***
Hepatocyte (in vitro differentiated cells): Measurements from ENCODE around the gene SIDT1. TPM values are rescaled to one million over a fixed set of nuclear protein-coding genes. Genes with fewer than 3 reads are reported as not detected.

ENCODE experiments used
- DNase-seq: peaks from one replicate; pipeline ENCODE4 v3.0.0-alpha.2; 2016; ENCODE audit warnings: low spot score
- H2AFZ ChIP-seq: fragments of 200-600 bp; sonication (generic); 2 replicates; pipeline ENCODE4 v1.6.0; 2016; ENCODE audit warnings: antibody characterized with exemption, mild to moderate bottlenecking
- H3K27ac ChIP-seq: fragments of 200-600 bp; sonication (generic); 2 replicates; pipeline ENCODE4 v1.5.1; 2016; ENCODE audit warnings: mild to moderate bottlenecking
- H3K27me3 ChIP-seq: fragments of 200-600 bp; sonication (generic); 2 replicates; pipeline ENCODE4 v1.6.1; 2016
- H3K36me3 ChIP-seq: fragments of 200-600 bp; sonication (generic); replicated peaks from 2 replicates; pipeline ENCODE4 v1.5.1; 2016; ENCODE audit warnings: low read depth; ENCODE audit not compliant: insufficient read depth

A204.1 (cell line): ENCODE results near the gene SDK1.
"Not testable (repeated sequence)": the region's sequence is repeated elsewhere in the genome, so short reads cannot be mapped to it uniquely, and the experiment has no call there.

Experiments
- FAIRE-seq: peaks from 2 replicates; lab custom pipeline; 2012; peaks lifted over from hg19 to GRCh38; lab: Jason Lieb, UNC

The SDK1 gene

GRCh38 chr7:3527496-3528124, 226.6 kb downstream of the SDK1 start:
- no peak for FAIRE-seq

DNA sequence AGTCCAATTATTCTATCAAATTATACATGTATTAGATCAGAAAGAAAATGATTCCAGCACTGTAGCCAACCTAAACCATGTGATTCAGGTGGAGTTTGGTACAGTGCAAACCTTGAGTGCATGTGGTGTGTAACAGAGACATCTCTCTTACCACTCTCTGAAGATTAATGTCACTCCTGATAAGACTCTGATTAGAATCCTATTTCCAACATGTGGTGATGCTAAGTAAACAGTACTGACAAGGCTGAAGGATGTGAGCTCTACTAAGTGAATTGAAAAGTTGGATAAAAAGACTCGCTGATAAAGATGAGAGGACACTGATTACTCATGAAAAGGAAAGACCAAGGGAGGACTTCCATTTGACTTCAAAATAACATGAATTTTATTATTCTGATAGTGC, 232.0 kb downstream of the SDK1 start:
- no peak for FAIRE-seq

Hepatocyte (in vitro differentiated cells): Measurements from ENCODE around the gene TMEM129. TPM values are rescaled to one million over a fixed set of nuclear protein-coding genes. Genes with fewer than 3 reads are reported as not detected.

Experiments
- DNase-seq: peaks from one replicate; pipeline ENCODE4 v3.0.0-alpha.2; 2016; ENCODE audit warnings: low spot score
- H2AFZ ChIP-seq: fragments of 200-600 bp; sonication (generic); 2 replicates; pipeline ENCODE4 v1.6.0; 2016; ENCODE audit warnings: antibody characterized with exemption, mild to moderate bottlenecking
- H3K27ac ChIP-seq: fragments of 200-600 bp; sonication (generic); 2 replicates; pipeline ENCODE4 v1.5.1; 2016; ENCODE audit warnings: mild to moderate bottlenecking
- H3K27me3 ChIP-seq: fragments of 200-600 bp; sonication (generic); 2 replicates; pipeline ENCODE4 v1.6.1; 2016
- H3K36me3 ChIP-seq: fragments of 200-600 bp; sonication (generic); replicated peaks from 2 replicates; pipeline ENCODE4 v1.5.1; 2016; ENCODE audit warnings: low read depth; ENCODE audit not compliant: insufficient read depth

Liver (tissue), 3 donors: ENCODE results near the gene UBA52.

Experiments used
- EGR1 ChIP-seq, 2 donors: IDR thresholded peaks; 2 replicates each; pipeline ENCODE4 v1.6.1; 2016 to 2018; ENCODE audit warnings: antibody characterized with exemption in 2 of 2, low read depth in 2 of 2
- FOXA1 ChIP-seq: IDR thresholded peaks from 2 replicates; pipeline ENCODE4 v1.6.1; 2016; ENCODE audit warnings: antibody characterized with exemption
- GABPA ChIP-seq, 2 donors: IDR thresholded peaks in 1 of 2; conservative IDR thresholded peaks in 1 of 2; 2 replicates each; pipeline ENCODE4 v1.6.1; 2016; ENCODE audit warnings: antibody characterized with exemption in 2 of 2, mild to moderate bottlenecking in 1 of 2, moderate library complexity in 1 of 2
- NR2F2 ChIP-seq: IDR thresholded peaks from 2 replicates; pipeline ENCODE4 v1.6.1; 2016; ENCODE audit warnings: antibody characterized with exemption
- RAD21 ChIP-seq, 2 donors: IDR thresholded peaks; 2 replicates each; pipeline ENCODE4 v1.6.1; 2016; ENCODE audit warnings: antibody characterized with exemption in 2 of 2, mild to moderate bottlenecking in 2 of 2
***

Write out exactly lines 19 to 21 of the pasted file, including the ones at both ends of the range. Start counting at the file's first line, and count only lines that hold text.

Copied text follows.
- DNase-seq: peaks from one replicate; pipeline ENCODE4 v3.0.0-alpha.2; 2016; ENCODE audit warnings: low spot score
- H2AFZ ChIP-seq: fragments of 200-600 bp; sonication (generic); 2 replicates; pipeline ENCODE4 v1.6.0; 2016; ENCODE audit warnings: antibody characterized with exemption, mild to moderate bottlenecking
- H3K27ac ChIP-seq: fragments of 200-600 bp; sonication (generic); 2 replicates; pipeline ENCODE4 v1.5.1; 2016; ENCODE audit warnings: mild to moderate bottlenecking